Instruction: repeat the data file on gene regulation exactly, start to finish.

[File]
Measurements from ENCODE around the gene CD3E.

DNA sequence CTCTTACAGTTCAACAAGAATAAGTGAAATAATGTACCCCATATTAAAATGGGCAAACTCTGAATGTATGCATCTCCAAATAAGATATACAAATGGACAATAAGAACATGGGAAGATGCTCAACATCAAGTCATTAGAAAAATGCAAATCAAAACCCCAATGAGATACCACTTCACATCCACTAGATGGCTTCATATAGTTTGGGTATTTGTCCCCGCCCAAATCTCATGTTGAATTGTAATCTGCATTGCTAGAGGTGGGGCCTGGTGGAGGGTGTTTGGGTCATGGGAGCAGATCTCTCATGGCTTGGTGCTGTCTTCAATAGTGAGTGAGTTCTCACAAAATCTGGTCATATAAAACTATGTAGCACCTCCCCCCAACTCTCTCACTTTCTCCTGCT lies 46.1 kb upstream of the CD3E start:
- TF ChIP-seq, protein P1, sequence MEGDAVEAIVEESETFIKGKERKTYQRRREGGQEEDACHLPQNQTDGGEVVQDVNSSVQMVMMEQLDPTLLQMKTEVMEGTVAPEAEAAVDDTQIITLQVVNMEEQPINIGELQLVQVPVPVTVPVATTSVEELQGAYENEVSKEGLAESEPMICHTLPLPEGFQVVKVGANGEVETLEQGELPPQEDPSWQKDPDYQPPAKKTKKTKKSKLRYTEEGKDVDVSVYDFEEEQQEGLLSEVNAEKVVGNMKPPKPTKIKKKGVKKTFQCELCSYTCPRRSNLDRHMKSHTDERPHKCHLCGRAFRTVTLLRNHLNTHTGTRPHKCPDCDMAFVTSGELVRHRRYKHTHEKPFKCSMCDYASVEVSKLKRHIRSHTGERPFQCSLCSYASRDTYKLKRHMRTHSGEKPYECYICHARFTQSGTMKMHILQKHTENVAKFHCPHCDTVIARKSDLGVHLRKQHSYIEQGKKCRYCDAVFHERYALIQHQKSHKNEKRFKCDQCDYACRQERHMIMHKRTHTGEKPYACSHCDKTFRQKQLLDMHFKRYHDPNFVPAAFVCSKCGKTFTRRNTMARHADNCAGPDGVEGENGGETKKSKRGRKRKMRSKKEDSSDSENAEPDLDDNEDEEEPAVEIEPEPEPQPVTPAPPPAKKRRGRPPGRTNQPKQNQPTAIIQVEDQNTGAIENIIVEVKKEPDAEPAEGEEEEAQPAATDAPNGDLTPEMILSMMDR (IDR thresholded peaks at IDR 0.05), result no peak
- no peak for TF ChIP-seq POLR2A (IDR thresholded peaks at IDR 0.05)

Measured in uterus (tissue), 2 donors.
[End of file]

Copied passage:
Measurements from ENCODE around the gene CD3E.

DNA sequence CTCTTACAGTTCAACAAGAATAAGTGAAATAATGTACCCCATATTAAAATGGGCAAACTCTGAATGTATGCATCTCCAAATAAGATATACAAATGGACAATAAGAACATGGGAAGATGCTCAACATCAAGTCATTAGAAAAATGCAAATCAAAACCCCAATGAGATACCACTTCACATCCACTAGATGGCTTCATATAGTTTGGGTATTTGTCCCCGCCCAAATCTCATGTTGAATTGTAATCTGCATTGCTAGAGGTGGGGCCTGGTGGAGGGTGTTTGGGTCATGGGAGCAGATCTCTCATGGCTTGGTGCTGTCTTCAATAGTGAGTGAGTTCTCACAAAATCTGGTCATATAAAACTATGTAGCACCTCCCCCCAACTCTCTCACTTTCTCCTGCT lies 46.1 kb upstream of the CD3E start:
- TF ChIP-seq, protein P1, sequence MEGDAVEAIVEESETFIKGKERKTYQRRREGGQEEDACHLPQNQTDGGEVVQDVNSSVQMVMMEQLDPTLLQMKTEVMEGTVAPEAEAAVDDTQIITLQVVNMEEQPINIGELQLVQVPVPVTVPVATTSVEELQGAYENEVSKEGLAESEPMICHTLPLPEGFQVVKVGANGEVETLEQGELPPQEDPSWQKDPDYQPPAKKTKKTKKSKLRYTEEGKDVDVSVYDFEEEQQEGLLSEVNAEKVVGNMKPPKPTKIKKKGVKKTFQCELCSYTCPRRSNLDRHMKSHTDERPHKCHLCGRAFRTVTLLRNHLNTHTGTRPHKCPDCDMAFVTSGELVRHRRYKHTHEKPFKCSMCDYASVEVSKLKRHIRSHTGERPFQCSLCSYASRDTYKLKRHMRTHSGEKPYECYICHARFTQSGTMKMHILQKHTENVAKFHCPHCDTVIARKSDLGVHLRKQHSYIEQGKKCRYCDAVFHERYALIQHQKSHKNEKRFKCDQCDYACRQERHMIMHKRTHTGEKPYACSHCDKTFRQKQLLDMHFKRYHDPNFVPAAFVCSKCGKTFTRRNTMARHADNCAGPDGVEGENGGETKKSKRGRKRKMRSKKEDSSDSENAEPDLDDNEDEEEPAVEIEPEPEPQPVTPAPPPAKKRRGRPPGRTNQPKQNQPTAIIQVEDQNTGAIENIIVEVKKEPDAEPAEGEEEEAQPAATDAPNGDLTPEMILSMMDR (IDR thresholded peaks at IDR 0.05), result no peak
- no peak for TF ChIP-seq POLR2A (IDR thresholded peaks at IDR 0.05)

Measured in uterus (tissue), 2 donors.